Magazine article The Spectator

The Spectator's Notes

Magazine article The Spectator

The Spectator's Notes

Article excerpt

Will we look back on the last quarter of the 20th century as the only time since the Reformation when Roman Catholics have really been tolerated in Britain? During the long period in which Cardinal Basil Hume was Archbishop of Westminster, the Catholic Church came out of the ghetto. The row about gay adoption shows that this process is now going into reverse. The New Labour enthusiasm for homosexuality is so great that anyone who does not share it is to be prevented by law from full participation in the life of society. Both Tony Blair and David Cameron accept this public doctrine, though they pull long faces about the effect on children, as if it were not in their power to prevent it. The sad lesson is that the honourable Hume-ian attempt of the Church to engage with the wider world has weakened its position. The letter which Cormac Murphy-O'Connor, the present CardinalArchbishop, wrote to the Prime Minister emphasised that Catholic adoption was sometimes permitted to single parents, that homosexuals should be accepted, and that children could be placed with adoptive parents who were not Catholic and not even religious. But it was not right, he said, that the Church be compelled to offer equal rights to gay couples because 'marital love involves an essential complementarity of male and female'. This extreme reasonableness has the perverse effect of making the refusal to accept homosexual couples look almost arbitrary:

neither marriage nor religion is necessarily insisted on by the Church as qualifications for adoption, but two blokes shacked up together are beyond the pale. The Cardinal would have been on stronger ground -- and won more popular support -- if he had conceded less to the new establishment in the first place. In a way, the Church has little to worry about.

History shows that persecution wins more recruits to the faith. But as a Catholic convert myself, I feel gloomy. I think that the Church can enrich the life of the whole of society and has been right to try to do so.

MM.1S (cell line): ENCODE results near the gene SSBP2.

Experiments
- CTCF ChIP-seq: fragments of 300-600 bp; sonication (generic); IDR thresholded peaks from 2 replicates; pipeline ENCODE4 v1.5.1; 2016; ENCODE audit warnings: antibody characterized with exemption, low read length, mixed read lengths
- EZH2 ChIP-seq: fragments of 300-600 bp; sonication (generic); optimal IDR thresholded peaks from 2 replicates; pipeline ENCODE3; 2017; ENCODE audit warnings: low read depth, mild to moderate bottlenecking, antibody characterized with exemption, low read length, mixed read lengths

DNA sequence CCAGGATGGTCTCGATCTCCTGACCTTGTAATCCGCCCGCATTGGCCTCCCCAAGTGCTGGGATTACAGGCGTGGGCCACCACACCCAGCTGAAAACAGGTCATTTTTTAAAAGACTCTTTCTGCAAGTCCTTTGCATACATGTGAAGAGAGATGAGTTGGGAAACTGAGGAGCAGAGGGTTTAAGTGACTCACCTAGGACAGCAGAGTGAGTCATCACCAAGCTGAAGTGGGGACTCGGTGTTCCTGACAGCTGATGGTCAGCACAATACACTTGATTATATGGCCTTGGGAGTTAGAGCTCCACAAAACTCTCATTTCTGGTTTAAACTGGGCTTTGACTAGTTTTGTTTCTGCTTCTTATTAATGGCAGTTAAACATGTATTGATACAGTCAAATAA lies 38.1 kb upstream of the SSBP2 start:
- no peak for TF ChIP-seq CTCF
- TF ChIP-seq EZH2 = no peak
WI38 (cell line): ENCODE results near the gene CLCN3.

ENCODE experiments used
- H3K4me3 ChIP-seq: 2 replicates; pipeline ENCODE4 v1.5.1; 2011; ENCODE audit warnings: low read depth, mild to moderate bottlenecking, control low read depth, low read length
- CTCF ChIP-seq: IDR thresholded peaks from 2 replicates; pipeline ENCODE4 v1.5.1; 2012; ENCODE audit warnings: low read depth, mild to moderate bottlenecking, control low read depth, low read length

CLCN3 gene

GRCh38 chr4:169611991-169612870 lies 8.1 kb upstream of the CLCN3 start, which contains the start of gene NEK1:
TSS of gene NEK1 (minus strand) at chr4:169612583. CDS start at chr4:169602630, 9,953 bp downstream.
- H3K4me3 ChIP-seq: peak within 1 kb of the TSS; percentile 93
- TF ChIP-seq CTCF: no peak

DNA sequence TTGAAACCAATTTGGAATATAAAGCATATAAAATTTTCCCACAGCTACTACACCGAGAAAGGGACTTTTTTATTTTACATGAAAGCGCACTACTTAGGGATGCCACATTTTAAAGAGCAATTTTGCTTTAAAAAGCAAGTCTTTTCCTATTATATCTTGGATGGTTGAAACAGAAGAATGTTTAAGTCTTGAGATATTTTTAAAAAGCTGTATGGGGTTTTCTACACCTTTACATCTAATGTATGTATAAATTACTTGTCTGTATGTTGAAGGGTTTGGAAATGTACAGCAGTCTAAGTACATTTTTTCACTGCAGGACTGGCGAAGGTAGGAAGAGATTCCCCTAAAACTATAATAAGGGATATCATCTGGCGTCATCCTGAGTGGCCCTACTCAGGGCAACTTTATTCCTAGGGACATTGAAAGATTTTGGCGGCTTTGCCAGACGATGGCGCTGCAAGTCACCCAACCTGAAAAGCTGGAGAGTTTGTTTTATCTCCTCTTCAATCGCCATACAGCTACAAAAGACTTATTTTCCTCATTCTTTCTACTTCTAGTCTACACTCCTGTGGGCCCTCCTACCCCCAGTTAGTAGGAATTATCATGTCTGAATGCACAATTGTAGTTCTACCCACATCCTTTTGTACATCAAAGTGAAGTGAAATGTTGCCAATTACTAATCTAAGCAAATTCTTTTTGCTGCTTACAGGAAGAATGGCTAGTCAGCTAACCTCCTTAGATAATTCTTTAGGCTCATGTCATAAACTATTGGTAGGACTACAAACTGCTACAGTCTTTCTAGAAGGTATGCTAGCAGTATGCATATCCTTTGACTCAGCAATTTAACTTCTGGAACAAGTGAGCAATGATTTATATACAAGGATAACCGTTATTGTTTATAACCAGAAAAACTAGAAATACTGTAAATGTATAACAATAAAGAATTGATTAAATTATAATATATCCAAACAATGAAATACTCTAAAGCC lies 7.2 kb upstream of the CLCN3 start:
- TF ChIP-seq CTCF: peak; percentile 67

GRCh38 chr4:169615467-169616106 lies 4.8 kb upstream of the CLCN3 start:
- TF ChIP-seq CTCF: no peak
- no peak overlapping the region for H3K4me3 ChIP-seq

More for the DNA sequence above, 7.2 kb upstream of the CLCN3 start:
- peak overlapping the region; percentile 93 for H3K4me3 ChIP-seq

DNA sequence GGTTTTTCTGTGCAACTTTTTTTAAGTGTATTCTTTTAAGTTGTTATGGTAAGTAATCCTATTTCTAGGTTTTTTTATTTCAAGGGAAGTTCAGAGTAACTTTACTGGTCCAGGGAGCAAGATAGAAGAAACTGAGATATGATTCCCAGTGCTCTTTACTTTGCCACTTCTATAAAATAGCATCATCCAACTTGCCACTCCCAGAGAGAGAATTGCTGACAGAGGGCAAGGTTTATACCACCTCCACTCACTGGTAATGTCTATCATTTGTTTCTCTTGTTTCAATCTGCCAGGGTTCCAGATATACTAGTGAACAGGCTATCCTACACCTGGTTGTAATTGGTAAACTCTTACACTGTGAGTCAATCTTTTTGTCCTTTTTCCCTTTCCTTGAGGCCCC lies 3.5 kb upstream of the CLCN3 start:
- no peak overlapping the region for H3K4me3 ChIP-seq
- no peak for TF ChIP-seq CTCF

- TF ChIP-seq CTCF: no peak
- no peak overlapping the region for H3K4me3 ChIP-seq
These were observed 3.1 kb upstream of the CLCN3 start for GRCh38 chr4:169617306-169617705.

The new rule of paganism, dressed up in the language of human rights, will prove more oppressive than the vaguely Christian culture that we are leaving behind.

Tony Blair has maintained two consistent but contradictory approaches in office -- one is to try to imitate Mrs Thatcher in his leadership style, the other is 'triangulation'. It looks as if he is going to continue this combination in retirement. He clearly expects to make a great deal of money from giving lectures in America, and for this it will be necessary to deliver rousing speeches about the unity of the English-speaking peoples and the global triumph of democracy. At the same time, though, he needs, Clinton-like, to show his caring side, and so he is acquiring a sudden enthusiasm for the environment. I gather that Richard Wilson, the actor, is always being asked to deliver his catchline from One Foot in the Grave -- 'I don't believe it!' -- and resolutely refused until someone offered him £12,000 to do so at a private party (though the deal fell through due to a disagreement with husband and wife about the price). How much could Mr Blair get for saying, 'I'm a pretty straight kind of guy'?

Now and again, one reads little news stories about sects which, believing that the end of the world is nigh, gather on a hill in Montana or in a car park in Geneva to await the Last Day, and then, when nothing happens, rather sheepishly go home. …

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